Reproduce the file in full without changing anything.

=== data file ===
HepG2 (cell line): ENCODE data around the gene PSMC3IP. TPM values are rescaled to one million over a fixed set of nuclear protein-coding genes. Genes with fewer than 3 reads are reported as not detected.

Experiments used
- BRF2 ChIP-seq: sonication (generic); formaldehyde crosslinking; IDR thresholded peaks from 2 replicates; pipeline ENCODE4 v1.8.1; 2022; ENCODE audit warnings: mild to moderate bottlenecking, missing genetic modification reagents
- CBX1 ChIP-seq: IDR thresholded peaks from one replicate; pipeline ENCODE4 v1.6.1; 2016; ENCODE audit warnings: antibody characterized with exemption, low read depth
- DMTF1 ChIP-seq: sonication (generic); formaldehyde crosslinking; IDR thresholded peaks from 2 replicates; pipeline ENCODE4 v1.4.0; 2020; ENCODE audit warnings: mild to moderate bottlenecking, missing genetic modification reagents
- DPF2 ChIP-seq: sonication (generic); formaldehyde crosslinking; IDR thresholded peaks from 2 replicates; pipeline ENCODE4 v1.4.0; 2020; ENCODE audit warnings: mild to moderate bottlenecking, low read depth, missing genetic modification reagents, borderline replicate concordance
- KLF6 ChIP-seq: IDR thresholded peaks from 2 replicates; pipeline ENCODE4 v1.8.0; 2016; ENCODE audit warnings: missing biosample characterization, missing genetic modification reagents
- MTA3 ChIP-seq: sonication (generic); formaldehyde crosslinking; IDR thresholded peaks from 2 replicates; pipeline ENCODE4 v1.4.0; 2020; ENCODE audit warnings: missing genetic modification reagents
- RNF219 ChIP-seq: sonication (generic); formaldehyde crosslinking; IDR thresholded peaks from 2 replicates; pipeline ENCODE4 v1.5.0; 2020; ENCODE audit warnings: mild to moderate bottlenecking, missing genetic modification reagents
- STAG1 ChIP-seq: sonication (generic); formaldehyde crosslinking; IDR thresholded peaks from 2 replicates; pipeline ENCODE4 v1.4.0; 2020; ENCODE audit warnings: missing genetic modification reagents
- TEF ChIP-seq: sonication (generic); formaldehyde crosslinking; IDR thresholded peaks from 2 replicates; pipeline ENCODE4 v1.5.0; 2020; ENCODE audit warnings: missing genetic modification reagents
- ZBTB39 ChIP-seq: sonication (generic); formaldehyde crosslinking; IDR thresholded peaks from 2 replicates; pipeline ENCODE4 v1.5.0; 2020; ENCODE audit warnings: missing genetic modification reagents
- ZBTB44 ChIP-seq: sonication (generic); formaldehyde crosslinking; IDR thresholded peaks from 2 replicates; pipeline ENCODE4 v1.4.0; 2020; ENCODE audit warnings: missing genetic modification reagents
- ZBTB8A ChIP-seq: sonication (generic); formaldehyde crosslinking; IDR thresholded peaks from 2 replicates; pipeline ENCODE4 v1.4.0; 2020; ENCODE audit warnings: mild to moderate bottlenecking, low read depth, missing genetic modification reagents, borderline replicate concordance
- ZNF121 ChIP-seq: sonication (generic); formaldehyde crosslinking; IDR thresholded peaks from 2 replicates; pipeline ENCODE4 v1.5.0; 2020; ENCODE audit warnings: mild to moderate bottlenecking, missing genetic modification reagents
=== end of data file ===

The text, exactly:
HepG2 (cell line): ENCODE data around the gene PSMC3IP. TPM values are rescaled to one million over a fixed set of nuclear protein-coding genes. Genes with fewer than 3 reads are reported as not detected.

Experiments used
- BRF2 ChIP-seq: sonication (generic); formaldehyde crosslinking; IDR thresholded peaks from 2 replicates; pipeline ENCODE4 v1.8.1; 2022; ENCODE audit warnings: mild to moderate bottlenecking, missing genetic modification reagents
- CBX1 ChIP-seq: IDR thresholded peaks from one replicate; pipeline ENCODE4 v1.6.1; 2016; ENCODE audit warnings: antibody characterized with exemption, low read depth
- DMTF1 ChIP-seq: sonication (generic); formaldehyde crosslinking; IDR thresholded peaks from 2 replicates; pipeline ENCODE4 v1.4.0; 2020; ENCODE audit warnings: mild to moderate bottlenecking, missing genetic modification reagents
- DPF2 ChIP-seq: sonication (generic); formaldehyde crosslinking; IDR thresholded peaks from 2 replicates; pipeline ENCODE4 v1.4.0; 2020; ENCODE audit warnings: mild to moderate bottlenecking, low read depth, missing genetic modification reagents, borderline replicate concordance
- KLF6 ChIP-seq: IDR thresholded peaks from 2 replicates; pipeline ENCODE4 v1.8.0; 2016; ENCODE audit warnings: missing biosample characterization, missing genetic modification reagents
- MTA3 ChIP-seq: sonication (generic); formaldehyde crosslinking; IDR thresholded peaks from 2 replicates; pipeline ENCODE4 v1.4.0; 2020; ENCODE audit warnings: missing genetic modification reagents
- RNF219 ChIP-seq: sonication (generic); formaldehyde crosslinking; IDR thresholded peaks from 2 replicates; pipeline ENCODE4 v1.5.0; 2020; ENCODE audit warnings: mild to moderate bottlenecking, missing genetic modification reagents
- STAG1 ChIP-seq: sonication (generic); formaldehyde crosslinking; IDR thresholded peaks from 2 replicates; pipeline ENCODE4 v1.4.0; 2020; ENCODE audit warnings: missing genetic modification reagents
- TEF ChIP-seq: sonication (generic); formaldehyde crosslinking; IDR thresholded peaks from 2 replicates; pipeline ENCODE4 v1.5.0; 2020; ENCODE audit warnings: missing genetic modification reagents
- ZBTB39 ChIP-seq: sonication (generic); formaldehyde crosslinking; IDR thresholded peaks from 2 replicates; pipeline ENCODE4 v1.5.0; 2020; ENCODE audit warnings: missing genetic modification reagents
- ZBTB44 ChIP-seq: sonication (generic); formaldehyde crosslinking; IDR thresholded peaks from 2 replicates; pipeline ENCODE4 v1.4.0; 2020; ENCODE audit warnings: missing genetic modification reagents
- ZBTB8A ChIP-seq: sonication (generic); formaldehyde crosslinking; IDR thresholded peaks from 2 replicates; pipeline ENCODE4 v1.4.0; 2020; ENCODE audit warnings: mild to moderate bottlenecking, low read depth, missing genetic modification reagents, borderline replicate concordance
- ZNF121 ChIP-seq: sonication (generic); formaldehyde crosslinking; IDR thresholded peaks from 2 replicates; pipeline ENCODE4 v1.5.0; 2020; ENCODE audit warnings: mild to moderate bottlenecking, missing genetic modification reagents